Threads of History: Louis IX and the 7th Crusade

Saint King Louis IX, jewel of the Capetian Dynasty, was the model Christian king. Living a life of chivalry and piety, his adventurous life culminated in his leadership of the 7th Crusade. The incredible, yet tragic, excursion would forever influence Christendom’s view of holy war.

Many admirers regard Louis as the ideal Christian ruler – a valiant knight, a skilled administrator, and a strict adherent to his faith. His reign ushered in what can only be described as a golden age for the Kingdom of France. Louis gained admiration not only in his own kingdom, but across all of Europe. The king was so universally admired, in fact, that he often arbitrated between rival powers when asked.

Today, the king might be described as a “zealot”, often partaking in radical ascetic practices like wearing a coarse hair shirt. Louis’ charity was generally revered, however – he often visited the poor and tended to the sick. He also had a penchant for religious relics, taking a special interest in the True Cross and the Crown of Thorns, purchasing these from the Latin Emperor of Constantinople Baldwin II.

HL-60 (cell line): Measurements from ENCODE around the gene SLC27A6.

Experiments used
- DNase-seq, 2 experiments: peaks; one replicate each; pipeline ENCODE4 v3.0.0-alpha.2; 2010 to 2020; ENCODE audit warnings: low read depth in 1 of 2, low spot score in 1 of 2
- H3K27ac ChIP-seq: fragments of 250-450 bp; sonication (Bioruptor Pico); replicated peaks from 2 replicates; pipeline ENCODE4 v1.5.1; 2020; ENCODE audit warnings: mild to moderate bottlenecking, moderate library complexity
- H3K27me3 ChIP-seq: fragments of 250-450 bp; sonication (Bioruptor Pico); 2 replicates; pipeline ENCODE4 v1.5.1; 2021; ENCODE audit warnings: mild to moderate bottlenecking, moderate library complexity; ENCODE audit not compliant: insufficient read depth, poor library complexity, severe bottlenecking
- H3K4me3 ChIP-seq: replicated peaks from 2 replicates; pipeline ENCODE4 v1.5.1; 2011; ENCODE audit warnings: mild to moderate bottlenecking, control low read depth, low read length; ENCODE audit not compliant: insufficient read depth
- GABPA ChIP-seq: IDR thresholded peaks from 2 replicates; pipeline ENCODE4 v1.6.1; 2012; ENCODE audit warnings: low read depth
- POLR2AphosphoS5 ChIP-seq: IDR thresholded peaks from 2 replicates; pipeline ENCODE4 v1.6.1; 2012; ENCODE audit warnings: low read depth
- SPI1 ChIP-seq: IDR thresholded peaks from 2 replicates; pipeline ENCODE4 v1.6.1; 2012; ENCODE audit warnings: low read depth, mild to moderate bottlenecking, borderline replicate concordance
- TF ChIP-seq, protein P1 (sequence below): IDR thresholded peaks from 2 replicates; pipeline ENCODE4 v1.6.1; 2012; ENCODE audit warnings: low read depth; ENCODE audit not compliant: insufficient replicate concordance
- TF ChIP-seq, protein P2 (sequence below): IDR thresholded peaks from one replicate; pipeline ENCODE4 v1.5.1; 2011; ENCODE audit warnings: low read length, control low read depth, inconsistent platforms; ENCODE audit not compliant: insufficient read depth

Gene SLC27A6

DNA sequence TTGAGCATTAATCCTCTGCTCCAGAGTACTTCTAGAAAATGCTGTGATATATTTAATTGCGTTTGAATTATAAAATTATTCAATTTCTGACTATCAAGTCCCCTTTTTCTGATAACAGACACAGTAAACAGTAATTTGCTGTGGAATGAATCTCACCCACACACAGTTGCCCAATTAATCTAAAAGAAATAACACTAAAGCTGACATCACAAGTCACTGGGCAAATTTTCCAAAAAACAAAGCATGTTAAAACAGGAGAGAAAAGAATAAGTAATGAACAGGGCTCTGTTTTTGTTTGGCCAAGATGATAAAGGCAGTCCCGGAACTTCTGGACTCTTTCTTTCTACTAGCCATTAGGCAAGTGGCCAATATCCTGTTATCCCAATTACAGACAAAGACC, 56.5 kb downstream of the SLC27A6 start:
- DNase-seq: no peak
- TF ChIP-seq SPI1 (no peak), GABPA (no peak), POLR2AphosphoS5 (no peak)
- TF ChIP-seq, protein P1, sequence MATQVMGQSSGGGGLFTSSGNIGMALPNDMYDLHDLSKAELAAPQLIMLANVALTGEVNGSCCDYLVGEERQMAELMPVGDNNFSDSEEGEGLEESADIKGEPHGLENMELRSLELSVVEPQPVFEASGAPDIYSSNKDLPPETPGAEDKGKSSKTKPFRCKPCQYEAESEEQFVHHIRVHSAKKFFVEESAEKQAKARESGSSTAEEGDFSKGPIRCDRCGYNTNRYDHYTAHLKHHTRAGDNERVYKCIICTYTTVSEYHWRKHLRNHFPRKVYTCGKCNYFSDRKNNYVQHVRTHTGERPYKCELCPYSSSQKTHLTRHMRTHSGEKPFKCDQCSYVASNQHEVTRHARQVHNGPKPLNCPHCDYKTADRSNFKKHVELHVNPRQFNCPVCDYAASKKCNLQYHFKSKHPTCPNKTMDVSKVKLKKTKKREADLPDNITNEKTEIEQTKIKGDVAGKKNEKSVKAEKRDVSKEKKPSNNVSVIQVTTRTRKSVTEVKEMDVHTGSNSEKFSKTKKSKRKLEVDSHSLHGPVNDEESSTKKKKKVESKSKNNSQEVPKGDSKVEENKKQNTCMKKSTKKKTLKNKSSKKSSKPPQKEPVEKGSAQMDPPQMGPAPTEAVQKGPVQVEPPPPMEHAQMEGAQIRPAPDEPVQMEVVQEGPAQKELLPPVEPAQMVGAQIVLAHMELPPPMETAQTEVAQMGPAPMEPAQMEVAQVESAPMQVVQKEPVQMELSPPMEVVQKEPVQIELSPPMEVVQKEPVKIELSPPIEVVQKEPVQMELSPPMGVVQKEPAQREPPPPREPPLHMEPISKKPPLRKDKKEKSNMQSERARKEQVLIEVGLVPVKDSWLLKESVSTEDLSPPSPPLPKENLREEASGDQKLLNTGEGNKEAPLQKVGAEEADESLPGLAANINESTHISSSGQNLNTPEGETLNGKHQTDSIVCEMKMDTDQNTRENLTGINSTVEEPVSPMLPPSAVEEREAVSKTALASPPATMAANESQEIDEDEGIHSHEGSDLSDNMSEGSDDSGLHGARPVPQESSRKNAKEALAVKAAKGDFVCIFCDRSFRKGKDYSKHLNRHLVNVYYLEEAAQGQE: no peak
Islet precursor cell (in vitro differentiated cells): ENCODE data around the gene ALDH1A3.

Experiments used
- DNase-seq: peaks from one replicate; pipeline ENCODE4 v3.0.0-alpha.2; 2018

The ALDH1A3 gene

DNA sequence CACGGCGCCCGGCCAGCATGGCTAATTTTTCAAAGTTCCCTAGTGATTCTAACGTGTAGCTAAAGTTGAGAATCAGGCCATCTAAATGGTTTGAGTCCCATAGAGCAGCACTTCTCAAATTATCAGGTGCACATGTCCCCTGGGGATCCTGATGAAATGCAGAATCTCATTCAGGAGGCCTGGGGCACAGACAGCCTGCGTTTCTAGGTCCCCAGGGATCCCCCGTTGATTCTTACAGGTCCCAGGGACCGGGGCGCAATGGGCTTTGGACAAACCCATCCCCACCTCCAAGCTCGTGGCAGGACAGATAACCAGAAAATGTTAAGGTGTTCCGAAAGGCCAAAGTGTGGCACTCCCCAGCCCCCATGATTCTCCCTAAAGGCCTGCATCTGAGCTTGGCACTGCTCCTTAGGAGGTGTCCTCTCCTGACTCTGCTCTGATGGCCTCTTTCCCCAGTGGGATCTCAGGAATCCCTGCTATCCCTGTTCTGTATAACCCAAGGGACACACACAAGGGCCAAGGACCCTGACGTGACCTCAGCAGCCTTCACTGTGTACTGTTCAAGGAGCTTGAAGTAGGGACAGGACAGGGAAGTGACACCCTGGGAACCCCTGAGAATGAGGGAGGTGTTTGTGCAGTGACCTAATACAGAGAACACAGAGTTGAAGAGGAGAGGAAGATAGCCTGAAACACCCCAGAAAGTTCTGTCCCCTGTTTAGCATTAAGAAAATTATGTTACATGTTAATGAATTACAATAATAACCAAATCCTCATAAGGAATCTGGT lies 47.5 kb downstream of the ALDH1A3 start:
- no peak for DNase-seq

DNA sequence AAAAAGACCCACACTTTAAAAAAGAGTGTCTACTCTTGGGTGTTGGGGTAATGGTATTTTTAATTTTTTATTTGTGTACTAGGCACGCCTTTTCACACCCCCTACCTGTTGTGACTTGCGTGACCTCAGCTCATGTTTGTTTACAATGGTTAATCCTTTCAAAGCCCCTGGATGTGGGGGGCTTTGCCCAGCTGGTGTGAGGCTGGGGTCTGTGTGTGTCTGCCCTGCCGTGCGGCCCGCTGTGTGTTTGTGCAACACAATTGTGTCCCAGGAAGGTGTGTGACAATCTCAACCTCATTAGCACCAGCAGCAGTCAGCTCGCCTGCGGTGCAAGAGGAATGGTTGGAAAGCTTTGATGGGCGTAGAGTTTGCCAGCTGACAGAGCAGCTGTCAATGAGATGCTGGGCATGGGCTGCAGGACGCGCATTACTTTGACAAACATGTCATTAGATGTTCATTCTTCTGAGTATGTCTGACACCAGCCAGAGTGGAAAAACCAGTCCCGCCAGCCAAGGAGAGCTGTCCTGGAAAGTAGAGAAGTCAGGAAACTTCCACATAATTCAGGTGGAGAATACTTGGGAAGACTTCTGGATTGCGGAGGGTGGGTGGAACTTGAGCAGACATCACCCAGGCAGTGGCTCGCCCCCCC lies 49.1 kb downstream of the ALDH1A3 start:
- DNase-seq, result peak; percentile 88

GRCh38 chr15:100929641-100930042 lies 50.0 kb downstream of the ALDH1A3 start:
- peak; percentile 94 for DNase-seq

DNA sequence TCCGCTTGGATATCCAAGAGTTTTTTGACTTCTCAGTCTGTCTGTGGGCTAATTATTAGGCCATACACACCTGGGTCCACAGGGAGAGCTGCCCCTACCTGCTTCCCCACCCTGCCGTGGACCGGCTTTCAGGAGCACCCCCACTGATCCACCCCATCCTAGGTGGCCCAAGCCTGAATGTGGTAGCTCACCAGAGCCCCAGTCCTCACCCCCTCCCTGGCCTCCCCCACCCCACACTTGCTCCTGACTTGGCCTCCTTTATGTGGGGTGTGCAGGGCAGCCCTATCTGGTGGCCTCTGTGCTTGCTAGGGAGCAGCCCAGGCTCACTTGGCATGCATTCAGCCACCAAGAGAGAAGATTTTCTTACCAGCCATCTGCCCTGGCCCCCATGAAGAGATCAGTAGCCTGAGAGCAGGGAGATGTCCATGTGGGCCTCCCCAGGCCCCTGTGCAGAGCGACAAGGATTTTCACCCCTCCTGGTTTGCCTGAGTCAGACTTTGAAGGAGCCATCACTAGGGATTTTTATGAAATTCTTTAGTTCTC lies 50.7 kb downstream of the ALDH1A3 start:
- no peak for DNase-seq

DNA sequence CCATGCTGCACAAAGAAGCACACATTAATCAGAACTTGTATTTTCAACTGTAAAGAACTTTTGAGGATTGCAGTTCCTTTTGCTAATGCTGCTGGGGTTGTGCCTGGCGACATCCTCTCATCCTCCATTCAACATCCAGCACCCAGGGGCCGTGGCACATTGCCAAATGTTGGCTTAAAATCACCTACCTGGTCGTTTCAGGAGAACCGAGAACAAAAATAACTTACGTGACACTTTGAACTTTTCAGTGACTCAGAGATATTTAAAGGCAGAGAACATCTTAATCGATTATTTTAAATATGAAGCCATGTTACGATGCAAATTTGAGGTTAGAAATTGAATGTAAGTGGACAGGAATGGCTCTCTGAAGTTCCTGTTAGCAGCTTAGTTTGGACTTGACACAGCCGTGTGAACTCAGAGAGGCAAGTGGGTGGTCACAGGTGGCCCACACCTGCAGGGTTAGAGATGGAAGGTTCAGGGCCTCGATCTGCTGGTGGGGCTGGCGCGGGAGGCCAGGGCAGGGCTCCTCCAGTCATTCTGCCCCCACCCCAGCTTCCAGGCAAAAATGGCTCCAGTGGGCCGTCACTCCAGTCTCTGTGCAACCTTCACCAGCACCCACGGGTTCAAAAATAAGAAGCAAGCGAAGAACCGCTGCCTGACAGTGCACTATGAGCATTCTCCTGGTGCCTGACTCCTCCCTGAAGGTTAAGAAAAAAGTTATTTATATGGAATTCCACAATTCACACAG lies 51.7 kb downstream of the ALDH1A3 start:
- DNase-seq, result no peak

The stunning Sainte-Chapelle Chapel was a product of his religious piety, and the Cross and Crown would eventually be housed there.

It was this zeal that would rouse Louis to holy war. Upon hearing pleas from the Frankish Kingdoms of the East, Louis answered the call, fulfilling a vow he had taken while sick – suffering from a near-fatal illness, Louis had sworn to go on crusade if he healed. He would not pass on the opportunity to prove himself for Christ’s sake.